- Our family meals are uncomfortable, sometimes even impossible, because he’s so angry and resistant.
- My child demands the exact same meal every day, and I worry that she’s not getting the nutrition she needs.
- At most meals he gets into a bad mood. He’s rude and aggressive at mealtimes, making everyone uncomfortable.
- My child won’t eat at school, family functions, events, or anywhere there are other people who might look at her or make fun of her for what she’s eating or not eating.
- It seems like we can’t go to restaurants at all anymore because they almost never have something on the menu that works for his restrictive diet.
- I feel so sad knowing that her peers don’t understand, tease, and even bully her for her food and eating choices at school.
What does ARFID treatment look like?
As with all eating disorders, the first treatment task is weight restoration if needed. Weight restoration is highly individualized and typically a trained healthcare provider should establish the goals. Professionals who typically have the most training in this are registered dietitians (RDs). They have undergone specialized eating disorder training, particularly those who have received training in family-based treatment.
Typically but not always, weight restoration means bringing the child in line with their historical growth curve. Usually a child has steady growth along a weight trajectory before the eating disorder impacts weight and growth. For example, a child was in the 50th percentile for weight at ages 2, 4, 6, and 8. The historical weight data should drive weight restoration goals.
Beyond weight restoration, ARFID treatment focuses on:
- Building emotional regulation skills for eating situations
- Eating regular meals and snacks with support from others
- Normalizing eating enough food regularly
- Reducing anxiety around food and eating experiences
- Gradually increasing food variety and/or adding supplements to balance nutritional needs
Treating ARFID doesn’t end when weight is stabilized, because it’s about much more than weight. Being underweight can increase symptoms. However, gaining weight doesn’t remove the underlying sensitivities that likely drove the disorder in the first place.
What can parents do to help kids with ARFID?
While recovery from ARFID is hard, it’s possible. And there’s a lot of evidence that family participation makes a big difference!
The most common method for weight restoration is family-based treatment for ARFID (FBT-ARFID). This can be done with a therapist, coach, dietitian, or DIY using books and online resources like FEAST. The parent-based training program Supportive Parenting for Anxious Childhood Emotions-ARFID (SPACE-ARFID) is also effective.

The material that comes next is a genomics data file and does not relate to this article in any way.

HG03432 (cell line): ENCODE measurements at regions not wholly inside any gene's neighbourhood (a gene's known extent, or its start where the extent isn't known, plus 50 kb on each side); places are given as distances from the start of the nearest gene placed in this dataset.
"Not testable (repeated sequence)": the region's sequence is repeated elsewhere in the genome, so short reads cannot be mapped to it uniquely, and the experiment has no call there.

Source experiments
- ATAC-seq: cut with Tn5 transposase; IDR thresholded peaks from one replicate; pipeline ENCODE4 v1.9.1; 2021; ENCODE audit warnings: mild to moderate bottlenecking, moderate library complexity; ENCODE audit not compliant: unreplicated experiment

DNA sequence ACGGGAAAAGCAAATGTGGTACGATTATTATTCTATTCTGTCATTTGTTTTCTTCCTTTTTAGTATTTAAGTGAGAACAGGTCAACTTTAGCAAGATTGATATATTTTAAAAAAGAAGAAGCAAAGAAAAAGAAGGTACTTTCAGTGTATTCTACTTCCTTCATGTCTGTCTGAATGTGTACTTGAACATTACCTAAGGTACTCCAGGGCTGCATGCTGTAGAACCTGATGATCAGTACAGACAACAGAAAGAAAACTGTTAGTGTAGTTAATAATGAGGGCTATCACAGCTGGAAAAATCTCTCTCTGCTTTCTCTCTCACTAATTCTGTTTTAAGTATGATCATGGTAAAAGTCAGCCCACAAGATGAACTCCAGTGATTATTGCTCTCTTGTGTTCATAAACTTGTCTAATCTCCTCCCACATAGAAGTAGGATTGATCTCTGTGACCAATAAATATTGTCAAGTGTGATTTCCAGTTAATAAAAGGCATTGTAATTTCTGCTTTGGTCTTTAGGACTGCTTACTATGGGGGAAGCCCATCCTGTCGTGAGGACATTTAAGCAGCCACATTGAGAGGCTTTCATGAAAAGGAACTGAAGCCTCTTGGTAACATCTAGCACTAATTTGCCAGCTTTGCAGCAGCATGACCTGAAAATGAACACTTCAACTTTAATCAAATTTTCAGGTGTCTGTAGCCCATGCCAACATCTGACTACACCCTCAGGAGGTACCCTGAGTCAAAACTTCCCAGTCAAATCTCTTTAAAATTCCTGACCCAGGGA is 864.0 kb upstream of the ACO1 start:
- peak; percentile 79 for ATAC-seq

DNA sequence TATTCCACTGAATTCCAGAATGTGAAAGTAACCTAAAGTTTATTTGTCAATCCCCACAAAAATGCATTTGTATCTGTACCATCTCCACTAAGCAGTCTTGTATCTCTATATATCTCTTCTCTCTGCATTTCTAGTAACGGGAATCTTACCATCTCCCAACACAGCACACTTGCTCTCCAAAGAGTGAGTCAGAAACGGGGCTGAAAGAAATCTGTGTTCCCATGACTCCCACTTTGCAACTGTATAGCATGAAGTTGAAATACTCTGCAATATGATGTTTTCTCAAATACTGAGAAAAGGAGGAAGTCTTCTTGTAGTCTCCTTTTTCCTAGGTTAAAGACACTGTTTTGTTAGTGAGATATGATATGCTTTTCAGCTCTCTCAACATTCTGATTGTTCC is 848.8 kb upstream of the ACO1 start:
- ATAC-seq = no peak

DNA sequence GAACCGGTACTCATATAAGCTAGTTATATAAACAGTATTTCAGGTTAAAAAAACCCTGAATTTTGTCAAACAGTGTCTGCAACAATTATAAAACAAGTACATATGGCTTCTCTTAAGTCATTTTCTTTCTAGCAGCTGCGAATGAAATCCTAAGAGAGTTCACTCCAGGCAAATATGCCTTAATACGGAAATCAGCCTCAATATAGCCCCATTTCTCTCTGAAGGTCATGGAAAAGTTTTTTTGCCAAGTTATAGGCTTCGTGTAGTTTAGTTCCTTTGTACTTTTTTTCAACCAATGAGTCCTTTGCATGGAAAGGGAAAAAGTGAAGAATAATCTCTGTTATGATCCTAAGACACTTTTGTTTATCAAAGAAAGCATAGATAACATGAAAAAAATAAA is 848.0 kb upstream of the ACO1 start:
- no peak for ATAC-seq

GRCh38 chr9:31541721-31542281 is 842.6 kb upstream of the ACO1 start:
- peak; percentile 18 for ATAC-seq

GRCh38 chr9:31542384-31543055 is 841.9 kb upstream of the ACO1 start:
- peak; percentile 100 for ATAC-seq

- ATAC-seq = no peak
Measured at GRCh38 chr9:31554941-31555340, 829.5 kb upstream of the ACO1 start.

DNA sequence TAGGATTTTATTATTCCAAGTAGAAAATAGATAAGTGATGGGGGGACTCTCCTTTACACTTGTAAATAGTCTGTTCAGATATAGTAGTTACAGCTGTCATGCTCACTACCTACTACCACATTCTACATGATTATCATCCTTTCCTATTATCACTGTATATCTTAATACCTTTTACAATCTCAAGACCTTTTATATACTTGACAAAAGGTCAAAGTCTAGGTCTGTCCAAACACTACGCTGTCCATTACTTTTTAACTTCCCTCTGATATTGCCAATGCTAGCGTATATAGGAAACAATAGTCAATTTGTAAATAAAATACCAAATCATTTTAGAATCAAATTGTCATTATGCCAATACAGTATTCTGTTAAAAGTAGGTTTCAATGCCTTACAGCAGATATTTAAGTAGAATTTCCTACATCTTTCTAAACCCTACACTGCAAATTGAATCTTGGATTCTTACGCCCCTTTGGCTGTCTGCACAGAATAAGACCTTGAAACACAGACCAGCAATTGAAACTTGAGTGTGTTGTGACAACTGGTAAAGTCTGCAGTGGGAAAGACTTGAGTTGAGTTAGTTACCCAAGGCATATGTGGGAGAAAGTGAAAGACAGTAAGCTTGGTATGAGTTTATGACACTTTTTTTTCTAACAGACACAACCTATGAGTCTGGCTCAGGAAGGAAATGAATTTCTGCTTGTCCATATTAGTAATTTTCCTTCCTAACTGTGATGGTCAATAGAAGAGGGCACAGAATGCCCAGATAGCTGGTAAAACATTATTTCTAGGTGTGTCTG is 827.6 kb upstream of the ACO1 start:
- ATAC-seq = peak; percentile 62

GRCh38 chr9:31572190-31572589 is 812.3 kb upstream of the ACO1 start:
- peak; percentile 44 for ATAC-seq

While parents can certainly DIY eating disorder recovery, it’s usually best to get support and expert advice along the way. ARFID, like any eating disorder, is a difficult and frustrating condition to parent through. When parents are on the frontline, they really benefit from getting help and training.
Signs of recovery from ARFID
Recovery from ARFID, like any eating disorder, is definitely possible! Your child may always be sensitive to food and eating situations. However, they can leave disordered behavior behind and learn healthy, adaptive coping methods that help them thrive.
Here are some of the things parents who have kids who recovered from ARFID say:
- It took effort, and we all played a part in recovery, but today things are a lot easier for her, and she’s able to maintain her energy levels and eat socially, which is our primary goal.
- I’ve noticed so much less stress at mealtimes, and now we’re all enjoying our time together so much more.
- Getting to that goal weight was so important, and I feel like in many ways I got my sweet boy back from the brink. His mood improved and his anxiety levels dropped with every month he stayed within his weight range, and things have been going really well!
- It feels like a chicken and an egg situation! She was so resistant to eating anything, but it took eating a little more at each meal, eating more regularly, and slowly trying new things to start being able to eat like she had before the disorder.
- The biggest difference is that he’s so much less depressed and anxious. I thought we were looking at a lifetime of medication, but it turns out that the things we learned in recovery have turned everything around, and the future looks much brighter now.
All types of eating disorders are hard to manage, but recovery is possible, and parents can help!
Ginny Jones is on a mission to empower parents to help their kids recover from eating disorders, body image issues, and other mental health conditions. She’s the founder of More-Love.org, an online resource supporting parents who have kids with eating disorders, and a Parent Coach who helps parents who have kids with mental health issues.
Ginny has been researching and writing about eating disorders since 2016. She incorporates the principles of neurobiology and attachment parenting with a non-diet, Health At Every Size® approach to health and recovery.